Sometimes a Girl’s Gotta Be Bad to Be Good


I’m not David Simon. I’m not Laura Lippman.

But dammit, they’re not the only ones who can tell a good crime fiction story about Baltimore.

Dog Park coverWhich is why I’ve penned Murder in the Dog Park: Bad Girl. Good Cop. Bad Dog. Baltimore needed a murder mystery with a bitchy protagonist: a homegrown Lisbeth Salander-like character with superior computer hacking and street fighting skills and a fuck you attitude and a penchant for only-in-Baltimore characters like Jerome, a gun toting transsexual bail bondsman channeling his inner Donna Summer.

That’s why I created Jane Ronson, a near-savant, freelance detective who cruises Baltimore’s dive bars, smokes and drinks like a sailor and makes her way through Charm City with her middle finger permanently extended skywards. Jane lives with her bull terrier Archie whose misshapen head resembles some prehistoric creature. Jane’s only living relative is her shelppy cousin Lenny, a once acclaimed photographer for the Baltimore Sun who’s become the neighborhood peeping tom.

Think I am making this up? Look around you. My friend, the award-winning author and screenwriter (and WTBH collaborator) Rafael Alvarez, says that at any hour of the day, someone in Baltimore is walking down the street in Homer Simpson slippers with a warm beer in their hand and a half-lit cigarette dangling from their lips. From the man screaming obscenities on the median of Martin Luther King Boulevard to the city hall shenanigans that leave Baltimore taxpayers holding the bag while politicians get in bed with developers, sometimes Charm City ain’t so charming, hon.

Murder in the Dog Park isn’t a cutesy novel. You want cute? Then snuggle up with your overweight cat and read Agatha Christie. I tell it like it is, from the aging frat boys hitting on bubble headed blonde drug reps at the Mt. Jefferson Tavern (in no way to be confused with Mt. Washington, *wink*) to the anorexic soccer and lacrosse moms who spend thousands of dollars on their children’s private school tuitions while the 99% kids manage the best they can with Baltimore City’s flawed public school system.

Jill Yesko
Jill Yesko

But Murder in the Dog Park isn’t all gloom and doom; it’s also a love story. For my romantic lead, I created Don, a sexy Baltimore City cop with abs to die for, a dimpled chin and a Glock as hard as….well, use your imagination. Don is the perfect foil for Jane. He treats her with respect and let’s her run off leash when she needs her freedom. And they have hot sex.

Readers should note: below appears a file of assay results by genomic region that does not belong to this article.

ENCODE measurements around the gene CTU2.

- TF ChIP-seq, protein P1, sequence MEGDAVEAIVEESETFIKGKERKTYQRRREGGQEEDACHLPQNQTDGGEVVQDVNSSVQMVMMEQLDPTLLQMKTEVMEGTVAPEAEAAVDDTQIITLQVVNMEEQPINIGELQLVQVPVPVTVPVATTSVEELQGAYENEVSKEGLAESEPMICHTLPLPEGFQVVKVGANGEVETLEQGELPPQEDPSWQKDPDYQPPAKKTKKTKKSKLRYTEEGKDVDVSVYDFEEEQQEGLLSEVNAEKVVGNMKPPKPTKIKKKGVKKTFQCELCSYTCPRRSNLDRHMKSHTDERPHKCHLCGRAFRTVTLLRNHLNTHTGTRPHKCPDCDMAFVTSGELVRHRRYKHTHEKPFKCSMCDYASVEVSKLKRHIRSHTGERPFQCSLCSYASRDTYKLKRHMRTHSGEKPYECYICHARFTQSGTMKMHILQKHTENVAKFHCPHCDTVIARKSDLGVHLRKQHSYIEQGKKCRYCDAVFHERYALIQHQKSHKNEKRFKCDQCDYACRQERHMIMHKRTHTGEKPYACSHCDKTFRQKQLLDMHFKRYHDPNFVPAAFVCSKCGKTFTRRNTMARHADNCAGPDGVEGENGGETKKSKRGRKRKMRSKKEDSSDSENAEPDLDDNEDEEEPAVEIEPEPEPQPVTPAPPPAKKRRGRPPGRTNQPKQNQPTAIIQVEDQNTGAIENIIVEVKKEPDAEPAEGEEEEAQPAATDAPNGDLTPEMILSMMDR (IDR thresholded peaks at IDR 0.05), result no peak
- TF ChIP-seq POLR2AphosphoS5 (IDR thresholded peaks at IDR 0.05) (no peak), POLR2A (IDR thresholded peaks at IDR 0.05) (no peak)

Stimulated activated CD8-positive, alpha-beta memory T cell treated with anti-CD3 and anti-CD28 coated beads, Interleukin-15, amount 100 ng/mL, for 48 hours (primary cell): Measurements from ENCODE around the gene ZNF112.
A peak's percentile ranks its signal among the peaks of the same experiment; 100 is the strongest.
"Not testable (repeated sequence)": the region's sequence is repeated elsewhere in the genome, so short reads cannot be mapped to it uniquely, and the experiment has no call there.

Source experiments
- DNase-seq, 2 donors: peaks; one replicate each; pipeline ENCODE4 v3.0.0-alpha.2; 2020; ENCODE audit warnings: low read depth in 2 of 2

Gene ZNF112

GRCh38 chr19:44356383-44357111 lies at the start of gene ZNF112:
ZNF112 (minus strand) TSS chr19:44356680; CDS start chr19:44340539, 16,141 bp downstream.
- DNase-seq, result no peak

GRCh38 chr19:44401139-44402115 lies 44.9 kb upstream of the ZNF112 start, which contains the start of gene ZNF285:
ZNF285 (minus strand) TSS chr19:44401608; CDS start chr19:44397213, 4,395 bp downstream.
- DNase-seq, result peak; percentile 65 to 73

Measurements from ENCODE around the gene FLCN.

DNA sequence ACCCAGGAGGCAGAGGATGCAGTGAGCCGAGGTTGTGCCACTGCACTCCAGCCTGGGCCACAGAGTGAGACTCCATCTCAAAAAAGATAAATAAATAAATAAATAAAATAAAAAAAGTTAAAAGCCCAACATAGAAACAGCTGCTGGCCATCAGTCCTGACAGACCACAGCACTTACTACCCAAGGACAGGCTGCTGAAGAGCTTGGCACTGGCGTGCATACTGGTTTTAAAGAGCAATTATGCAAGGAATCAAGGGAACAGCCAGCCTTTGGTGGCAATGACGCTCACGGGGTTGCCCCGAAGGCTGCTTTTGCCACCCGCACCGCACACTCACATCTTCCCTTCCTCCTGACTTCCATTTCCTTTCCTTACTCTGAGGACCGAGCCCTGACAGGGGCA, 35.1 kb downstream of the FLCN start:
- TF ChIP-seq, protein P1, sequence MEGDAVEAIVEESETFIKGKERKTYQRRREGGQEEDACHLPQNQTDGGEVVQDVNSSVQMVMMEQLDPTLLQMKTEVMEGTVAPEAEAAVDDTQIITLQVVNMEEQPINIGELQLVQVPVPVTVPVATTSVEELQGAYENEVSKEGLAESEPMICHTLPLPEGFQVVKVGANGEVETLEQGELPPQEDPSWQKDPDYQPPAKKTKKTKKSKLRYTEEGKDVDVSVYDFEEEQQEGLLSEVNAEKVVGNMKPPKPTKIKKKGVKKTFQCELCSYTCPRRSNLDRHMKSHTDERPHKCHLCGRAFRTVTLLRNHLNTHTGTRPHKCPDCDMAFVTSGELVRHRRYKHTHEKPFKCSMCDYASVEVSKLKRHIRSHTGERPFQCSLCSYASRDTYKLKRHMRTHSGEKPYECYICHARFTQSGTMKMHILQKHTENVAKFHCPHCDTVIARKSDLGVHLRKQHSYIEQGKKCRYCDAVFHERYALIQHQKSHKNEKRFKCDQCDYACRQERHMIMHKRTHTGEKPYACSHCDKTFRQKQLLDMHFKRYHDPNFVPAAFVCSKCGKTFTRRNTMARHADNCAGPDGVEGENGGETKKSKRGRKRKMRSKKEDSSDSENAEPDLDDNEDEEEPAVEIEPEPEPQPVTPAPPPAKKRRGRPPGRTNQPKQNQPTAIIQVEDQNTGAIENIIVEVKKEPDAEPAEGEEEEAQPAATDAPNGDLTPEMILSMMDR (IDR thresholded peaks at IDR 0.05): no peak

I hope I’ve tantalized you enough to read my book. You can pick up a copy at the Ivy Bookshop, Breathe Books, Greetings and Readings, Ukazoo Books and on Amazon where Murder in the Dog Park is also available as an ebook.

Please visit my website and like my Murder in the Dog Park Facebook page.

PS: My new book, Dog Spelled Backwards: An Unholy Mystery, will be out soon. It’s the sequel to Murder in the Dog Park. Jane goes undercover in Baltimore’s Orthodox Jewish community to investigate a black market kidney ring. It’s the movie Witness meets Murder in the Dog Park!

Excerpt from Murder in the Dog Park:

The instant I opened the Hub Cap’s darkened door, the intense hit of cigarette smoke, Natty Boh and cheeseburgers penetrated my nervous system like a bump of heroin. Instinctively, my shoulders dropped an inch and my jaw unclenched. My jangled nervous system went from 60 to zero.

I looked down the grimy bar at the motley crew of barflies and nodded at the semi-regulars. At the near end of the bar sat Rudy, a grizzled ex-Hell’s Angel turned BMW master mechanic. Rudy’s days as a hard-living biker were practically gospel to Hub Cap regulars. Rudy had done time in California for armed robbery. He’d pulled a guy’s eye out with his bare hand after the guy touched his Harley, or so he claimed.

Jill and Bull Terrier
Jill and Bull Terrier

These days Rudy lived in a mini mansion in Carroll County with a young blonde wife and a couple of kids. He drove an SUV and went to church on Sundays. But he still had plenty of street cred and I was sure he could still beat the crap out of anyone who looked at him the wrong way. He met my eye and raised his mug in salute.

Next to Rudy sat Charlie O. Nobody knew who he really was. He kept showing up everyday at five o’clock talking nonsense about serving in Afghanistan and smoking hashish with the Taliban. I was pretty sure he’d never set foot out of Baltimore but if you tried to nail down details he’d say he couldn’t remember everything because he’d been gassed with Agent Orange.

A few months back some smart ass 25-year-old slumming it from Federal Hill started in on Charlie O. The kids kept arguing with Charlie, telling him that Agent Orange was used in Vietnam, not Afghanistan. Charlie O. just kept listening as the guy went on, pulling out his iPhone to show Charlie O. some website about Agent Orange. When the kid looked up from his iPhone, Charlie O.—with the precision and swiftness of a pickpocket—plucked the device out of his hand, dropped it in the kid’s beer and cold cocked him. God, I loved the Hub Cup.

About Jill:
Jill Yesko’s 20+ year writing career has included stints as a reporter and contributing writer to publications from the Baltimore Sun to Shape magazine. Along the way, she’s written about hiking the mud flats in northern Holland to body piercing. Following a solo trip around the world, Jill was profiled as an “adventurous traveler” in Oprah Magazine. Before journalism, Jill was a national-class cyclist and graduate student in geography. A New Jersey native, Jill patrols Baltimore’s dog parks with her basset hound.